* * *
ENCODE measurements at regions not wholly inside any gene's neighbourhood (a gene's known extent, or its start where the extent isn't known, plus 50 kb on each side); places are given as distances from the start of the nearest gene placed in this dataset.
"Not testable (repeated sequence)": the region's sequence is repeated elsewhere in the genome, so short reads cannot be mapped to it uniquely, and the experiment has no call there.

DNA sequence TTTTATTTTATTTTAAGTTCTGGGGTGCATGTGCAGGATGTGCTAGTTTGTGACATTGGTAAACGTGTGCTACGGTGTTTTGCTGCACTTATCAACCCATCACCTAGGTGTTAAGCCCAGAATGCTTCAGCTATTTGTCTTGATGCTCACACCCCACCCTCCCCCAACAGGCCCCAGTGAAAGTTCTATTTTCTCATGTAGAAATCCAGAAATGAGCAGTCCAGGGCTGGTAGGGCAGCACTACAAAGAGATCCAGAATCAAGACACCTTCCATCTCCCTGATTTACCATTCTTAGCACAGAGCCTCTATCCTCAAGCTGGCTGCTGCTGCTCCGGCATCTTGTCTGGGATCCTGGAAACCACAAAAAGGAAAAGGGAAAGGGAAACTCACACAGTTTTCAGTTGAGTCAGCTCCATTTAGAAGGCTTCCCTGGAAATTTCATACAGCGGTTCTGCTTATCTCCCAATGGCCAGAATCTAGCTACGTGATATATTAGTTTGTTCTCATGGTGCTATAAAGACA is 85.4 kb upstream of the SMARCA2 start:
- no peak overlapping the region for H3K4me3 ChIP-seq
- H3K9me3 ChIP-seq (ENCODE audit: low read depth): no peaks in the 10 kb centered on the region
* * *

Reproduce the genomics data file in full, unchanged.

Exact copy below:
ENCODE measurements at regions not wholly inside any gene's neighbourhood (a gene's known extent, or its start where the extent isn't known, plus 50 kb on each side); places are given as distances from the start of the nearest gene placed in this dataset.
"Not testable (repeated sequence)": the region's sequence is repeated elsewhere in the genome, so short reads cannot be mapped to it uniquely, and the experiment has no call there.

DNA sequence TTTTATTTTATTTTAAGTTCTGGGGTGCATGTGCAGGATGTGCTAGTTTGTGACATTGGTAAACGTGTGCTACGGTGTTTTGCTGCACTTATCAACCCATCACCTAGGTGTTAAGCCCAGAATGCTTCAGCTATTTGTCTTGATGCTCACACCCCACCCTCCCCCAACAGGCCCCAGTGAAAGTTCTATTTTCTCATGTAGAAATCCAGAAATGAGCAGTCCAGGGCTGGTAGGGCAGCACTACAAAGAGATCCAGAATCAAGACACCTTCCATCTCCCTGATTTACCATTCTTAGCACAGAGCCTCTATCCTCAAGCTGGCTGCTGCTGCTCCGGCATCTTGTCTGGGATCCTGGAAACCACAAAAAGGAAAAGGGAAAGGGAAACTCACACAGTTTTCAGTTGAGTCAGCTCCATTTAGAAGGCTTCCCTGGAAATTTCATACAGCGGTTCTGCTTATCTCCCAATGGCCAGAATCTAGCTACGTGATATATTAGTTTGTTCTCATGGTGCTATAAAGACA is 85.4 kb upstream of the SMARCA2 start:
- no peak overlapping the region for H3K4me3 ChIP-seq
- H3K9me3 ChIP-seq (ENCODE audit: low read depth): no peaks in the 10 kb centered on the region